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West Harbour City  
Fleet St at Bastion St, Toronto
Developer: Plaza

West Harbour City | ?m | 36s | Plaza | Quadrangle

Discussion in 'Buildings' started by joeto11, Jun 6, 2006.

  1. joeto11

    joeto11 Guest

    here is a render of the second phase of of west harbour city. It looks pretty much like the 1st phase.

  2. alklay

    alklay Guest

    Unless they are building an exact twin, I think that is a picture of the first phase.
  3. The south side is virtually the same, but the north side (as pictured here) does not include the cascading terraces. Urbancorp had quite the winner with phase 1.

  4. alklay

    alklay Guest

    You are right. They are different in that way. Thanks.
  5. mark simpson

    mark simpson Guest

    ^also significantly shorter
  6. I am under the impression that both are to be 36 floors high.

  7. Mike in TO

    Mike in TO Guest

    Phase 2 was initially planned to be approximately 28 stories. The sales office will stay where it is - I'd recommend checking it out - nice suites and layouts with a great model. The energy efficiency measures by the developer are also quite extensive.

    The units in West Habour City are also much more expensive then either Malibou or WaterParkCity - so the tower and the unit interiors as well as the extra energy efficiency measures certainly reflect the higher price points.
  8. mark simpson

    mark simpson Guest

    "I am under the impression that both are to be 36 floors high."

    count the balconies in the rendering
  9. Oliver Tweed

    Oliver Tweed Guest

    Not at all sure, but I was under the impression that the step-terraces were scrapped in favour of the render above. I thought that was the redesign pictured there.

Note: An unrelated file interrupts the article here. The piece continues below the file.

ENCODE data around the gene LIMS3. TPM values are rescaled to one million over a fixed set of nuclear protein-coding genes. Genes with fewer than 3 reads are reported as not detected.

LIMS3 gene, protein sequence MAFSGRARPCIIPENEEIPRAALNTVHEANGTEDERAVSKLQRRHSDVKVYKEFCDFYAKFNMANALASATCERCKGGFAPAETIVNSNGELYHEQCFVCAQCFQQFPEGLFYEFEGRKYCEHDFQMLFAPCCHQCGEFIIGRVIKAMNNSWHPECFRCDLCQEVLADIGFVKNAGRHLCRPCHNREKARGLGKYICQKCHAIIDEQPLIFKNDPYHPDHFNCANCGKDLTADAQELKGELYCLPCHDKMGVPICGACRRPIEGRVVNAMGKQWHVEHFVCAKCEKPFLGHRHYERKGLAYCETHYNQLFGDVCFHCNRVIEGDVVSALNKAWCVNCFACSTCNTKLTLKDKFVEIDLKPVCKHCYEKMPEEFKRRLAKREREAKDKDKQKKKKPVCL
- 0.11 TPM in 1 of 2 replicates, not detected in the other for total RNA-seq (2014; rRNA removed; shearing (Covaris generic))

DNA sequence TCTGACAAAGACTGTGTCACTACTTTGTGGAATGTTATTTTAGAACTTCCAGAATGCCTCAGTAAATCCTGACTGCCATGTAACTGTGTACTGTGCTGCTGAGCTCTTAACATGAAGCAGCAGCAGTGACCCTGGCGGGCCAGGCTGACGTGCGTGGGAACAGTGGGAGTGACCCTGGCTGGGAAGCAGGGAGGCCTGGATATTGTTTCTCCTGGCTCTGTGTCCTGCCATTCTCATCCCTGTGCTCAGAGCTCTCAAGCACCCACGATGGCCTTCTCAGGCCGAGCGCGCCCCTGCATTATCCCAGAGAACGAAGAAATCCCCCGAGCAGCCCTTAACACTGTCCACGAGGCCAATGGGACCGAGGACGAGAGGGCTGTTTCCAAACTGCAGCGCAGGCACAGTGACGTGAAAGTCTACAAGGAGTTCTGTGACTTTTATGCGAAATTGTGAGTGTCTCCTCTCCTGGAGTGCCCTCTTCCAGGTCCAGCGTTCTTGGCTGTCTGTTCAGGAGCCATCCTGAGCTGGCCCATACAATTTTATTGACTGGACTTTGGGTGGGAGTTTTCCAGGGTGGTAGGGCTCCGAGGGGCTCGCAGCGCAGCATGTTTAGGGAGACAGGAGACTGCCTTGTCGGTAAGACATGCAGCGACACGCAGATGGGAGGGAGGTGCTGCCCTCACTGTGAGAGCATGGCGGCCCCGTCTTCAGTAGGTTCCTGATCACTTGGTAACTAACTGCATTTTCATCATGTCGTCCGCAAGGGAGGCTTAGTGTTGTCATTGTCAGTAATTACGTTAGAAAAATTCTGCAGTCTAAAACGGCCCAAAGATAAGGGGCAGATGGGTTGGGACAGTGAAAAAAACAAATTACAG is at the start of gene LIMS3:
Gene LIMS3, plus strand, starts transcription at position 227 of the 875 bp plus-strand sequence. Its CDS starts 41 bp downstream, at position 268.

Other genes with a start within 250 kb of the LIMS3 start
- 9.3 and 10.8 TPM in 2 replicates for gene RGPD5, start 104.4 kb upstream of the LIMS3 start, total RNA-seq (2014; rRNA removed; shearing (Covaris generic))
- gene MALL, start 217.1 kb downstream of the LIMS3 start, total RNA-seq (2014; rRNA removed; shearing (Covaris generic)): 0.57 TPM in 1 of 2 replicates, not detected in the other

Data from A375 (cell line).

10. gbelan

    gbelan Guest

    phase 2 has a small podium whereas phase 1 sits on a much higher (10 story) podium
  11. mattrx

    mattrx Guest

    Phase 2 will be 24 stories (plus penthose possibly ?)... The Podium will be 10 stories. In Phase 1 they did 1 floor of alternate plans with terraces on top of the podium, I am not sure if they are doing that with Phase 2.

    They made some minor changes to the tower of phase 2, no terracing like someone else mentioned and the units in the
    "middle" of the tower, have balconies, in phase 1 they did not. The floor plans are very similar to Phase 1.

    There are some of the preview floor plans here for phase 2, for those looking for a sneak peek: WHC Phase 2 Floorplans
  12. Star: West Harbourcity Molson Plant demolition

    From the condos section:

    Wrecking and recycling
    From a brewery to beer cans
    Destruction to construction
    Jun. 17, 2006. 01:00 AM

    It is taking a lot of Molson's muscle to recycle Toronto's landmark lakeside suds factory.

    An environmentally bent demolition company is painstakingly deconstructing the Fleet St. Molson's Brewery, turning it into powdered concrete, ingots of steel and, eventually, aluminum beer cans.

    Even as the Molson building is being taken down, there are still parts of it that tower above the nearby raised Gardner Expressway. The shrinking factory is a beacon for the disappearing industrial district that once employed thousands along Toronto's eastern waterfront. The beer building and almost all other factories and warehouses in the Bathurst and Lake Shore area are being shuttered, shut down and converted into upscale housing projects.

    "This puppy was over-built. There are at least 3,000 metric tons of steel in there. It was as though they were getting ready for World War Three," says Frank Provenzano as he points to a growing pile of twisted steel girders.

    Provenzano is one of four brothers who own and operate ProGreen Demolition, a Concord, Ont., company that specializes in recovering recyclable materials from the buildings it tears down. (The family also owns and operates Anpro Excavating & Grading Ltd.)

    The Molson site is being cleared in two phases to make room for the West Harbour City condominium development, a project dubbed "Toronto's last great downtown waterfront address."

    ProGreen is in the midst of recovering almost 80 per cent of the material in what once was a city-block-long brewery. The company is saving steel girders, concrete walls, brick, aluminum window frames and copper piping. Some of the material is going to recycling companies while the rest will be reused in the construction of the large West Harbour City townhouse condo project on the Fleet St. lot just east of Fort York.